In 2013, Burns received the John Steinbeck Award, an award presented annually by Steinbeck's eldest son, Thomas, in collaboration with the John Steinbeck Family Foundation, San Jose State University, and The National Steinbeck Center.
Burns was the Grand Marshal for the 2016 Pasadena Tournament of Roses' Rose Parade on New Year's Day in Pasadena, California. The National Endowment for the Humanities selected Burns to deliver the 2016 Jefferson Lecture, the U.S. federal government's highest honor for achievement in the humanities, on the topic of race in America. In 2016, he also gave a commencement speech for Stanford University criticizing Donald Trump. He was the 2017 recipient of The Nichols-Chancellor's Medal at Vanderbilt University.
Burns frequently incorporates simple musical leitmotifs or melodies. For example, The Civil War features a distinctive violin melody throughout, "Ashokan Farewell", which was performed for the film by its composer, fiddler Jay Ungar. One critic noted, "One of the most memorable things about The Civil War was its haunting, repeated violin melody, whose thin, yearning notes seemed somehow to sum up all the pathos of that great struggle."
Burns often gives life to still photographs by slowly zooming in on subjects of interest and panning from one subject to another. For example, in a photograph of a baseball team, he might slowly pan across the faces of the players and come to rest on the player who is the subject of the narrator. This technique, possible in many professional and home software applications, is termed "The Ken Burns effect" in Apple's iPhoto, iMovie and Final Cut Pro X software applications. Burns stated in a 2009 interview that he initially declined to have his name associated with the software because of his stance to refuse commercial endorsements. However, Apple chief Steve Jobs negotiated to give Burns Apple equipment, which Burns donated to nonprofit organizations.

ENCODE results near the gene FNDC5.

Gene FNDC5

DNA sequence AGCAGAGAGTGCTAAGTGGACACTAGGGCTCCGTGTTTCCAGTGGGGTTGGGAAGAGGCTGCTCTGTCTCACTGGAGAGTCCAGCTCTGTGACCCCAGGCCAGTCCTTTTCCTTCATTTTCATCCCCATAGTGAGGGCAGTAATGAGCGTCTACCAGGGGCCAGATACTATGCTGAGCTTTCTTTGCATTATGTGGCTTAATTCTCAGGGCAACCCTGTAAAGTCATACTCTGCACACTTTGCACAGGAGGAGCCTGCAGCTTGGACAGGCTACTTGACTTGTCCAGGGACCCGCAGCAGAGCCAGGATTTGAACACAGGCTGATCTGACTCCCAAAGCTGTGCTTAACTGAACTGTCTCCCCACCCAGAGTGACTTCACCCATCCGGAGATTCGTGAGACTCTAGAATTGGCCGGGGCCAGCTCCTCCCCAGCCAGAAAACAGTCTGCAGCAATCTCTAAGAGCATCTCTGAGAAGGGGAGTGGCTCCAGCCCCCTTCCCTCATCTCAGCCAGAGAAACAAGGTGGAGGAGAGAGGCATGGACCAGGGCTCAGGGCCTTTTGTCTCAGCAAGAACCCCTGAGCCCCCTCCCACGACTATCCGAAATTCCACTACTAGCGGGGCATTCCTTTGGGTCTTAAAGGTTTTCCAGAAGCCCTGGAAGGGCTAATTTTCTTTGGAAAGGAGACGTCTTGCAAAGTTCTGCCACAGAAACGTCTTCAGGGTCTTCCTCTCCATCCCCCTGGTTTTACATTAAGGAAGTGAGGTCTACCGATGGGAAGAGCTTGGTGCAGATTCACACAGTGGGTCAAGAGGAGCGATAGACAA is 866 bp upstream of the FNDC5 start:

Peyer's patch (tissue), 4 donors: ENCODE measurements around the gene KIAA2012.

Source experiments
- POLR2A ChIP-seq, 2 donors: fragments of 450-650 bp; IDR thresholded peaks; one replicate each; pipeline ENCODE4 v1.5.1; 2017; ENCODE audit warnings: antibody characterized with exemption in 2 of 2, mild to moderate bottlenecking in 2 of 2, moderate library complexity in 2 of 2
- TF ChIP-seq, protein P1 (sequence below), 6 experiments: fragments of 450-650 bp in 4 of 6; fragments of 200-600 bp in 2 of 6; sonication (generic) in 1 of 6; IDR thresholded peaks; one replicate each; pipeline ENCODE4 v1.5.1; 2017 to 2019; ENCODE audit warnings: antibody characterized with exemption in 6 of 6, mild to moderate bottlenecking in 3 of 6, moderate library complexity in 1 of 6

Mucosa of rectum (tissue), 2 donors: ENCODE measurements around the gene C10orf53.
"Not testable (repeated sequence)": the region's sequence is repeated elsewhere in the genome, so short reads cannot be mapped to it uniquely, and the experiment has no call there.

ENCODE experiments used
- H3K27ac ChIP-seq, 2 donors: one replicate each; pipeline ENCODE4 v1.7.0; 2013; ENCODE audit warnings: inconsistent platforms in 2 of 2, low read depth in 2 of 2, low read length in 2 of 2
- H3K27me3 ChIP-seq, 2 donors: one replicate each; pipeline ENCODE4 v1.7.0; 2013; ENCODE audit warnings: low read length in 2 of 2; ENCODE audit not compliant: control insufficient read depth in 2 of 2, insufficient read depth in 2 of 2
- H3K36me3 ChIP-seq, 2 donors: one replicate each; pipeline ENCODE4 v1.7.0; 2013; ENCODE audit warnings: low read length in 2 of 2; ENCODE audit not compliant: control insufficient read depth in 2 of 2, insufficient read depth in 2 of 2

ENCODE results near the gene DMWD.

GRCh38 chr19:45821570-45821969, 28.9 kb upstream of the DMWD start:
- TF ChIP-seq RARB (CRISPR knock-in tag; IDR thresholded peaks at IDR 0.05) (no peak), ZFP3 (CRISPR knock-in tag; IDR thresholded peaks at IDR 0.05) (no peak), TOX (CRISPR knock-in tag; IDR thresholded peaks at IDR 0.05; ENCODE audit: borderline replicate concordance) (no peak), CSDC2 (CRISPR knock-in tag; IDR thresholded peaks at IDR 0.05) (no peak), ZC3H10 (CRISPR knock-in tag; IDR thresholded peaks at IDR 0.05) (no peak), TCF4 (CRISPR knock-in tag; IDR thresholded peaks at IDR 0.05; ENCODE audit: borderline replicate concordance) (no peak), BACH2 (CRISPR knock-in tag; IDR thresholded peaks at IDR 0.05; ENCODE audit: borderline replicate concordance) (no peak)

As a museum retrospective noted, "His PBS specials [are] strikingly out of step with the visual pyrotechnics and frenetic pacing of most reality-based TV programming, relying instead on techniques that are literally decades old, although Burns reintegrates these constituent elements into a wholly new and highly complex textual arrangement."
In a 2011 interview, Burns stated that he admires and is influenced by filmmaker Errol Morris.Brooklyn Bridge (1981)
The Shakers: Hands to Work, Hearts to God (1984)
The Statue of Liberty (1985)
Huey Long (1985)
The Congress (1988)
Thomas Hart Benton (1988)
The Civil War (1990)
Empire of the Air: The Men Who Made Radio (1991)
Baseball (1994), updated with The Tenth Inning (2010)
The West (1996)
Thomas Jefferson (1997)
Lewis & Clark: The Journey of the Corps of Discovery (1997)
Frank Lloyd Wright, with Lynn Novick (1998)
Not For Ourselves Alone: Elizabeth Cady Stanton and Susan B. Anthony (1999)
Mark Twain (2001)
Horatio's Drive: America's First Road Trip (2003)
Unforgivable Blackness: The Rise and Fall of Jack Johnson (2005)
The War (2007)
The National Parks: America's Best Idea (2009)
Prohibition, with Lynn Novick (2011)
The Dust Bowl (2012)
The Central Park Five (2012)
Yosemite: A Gathering of Spirit (2013)
The Address (2014)
The Roosevelts: An Intimate History (2014)
Jackie Robinson (2016)
Defying the Nazis: The Sharps' War (2016)
The Vietnam War (2017) (with Lynn Novick)
Country Music (2019)
Ernest Hemingway (2019)
Stand-up Comedy (TBA)
Ken Burns – Executive producer
The West (1996) (directed by Stephen Ives)
Cancer: The Emperor of All Maladies (2015) (directed by Barak Goodman)
William Segal (1992)
In the Marketplace (2000)
Gettysburg (1993)—Hancock's staff officer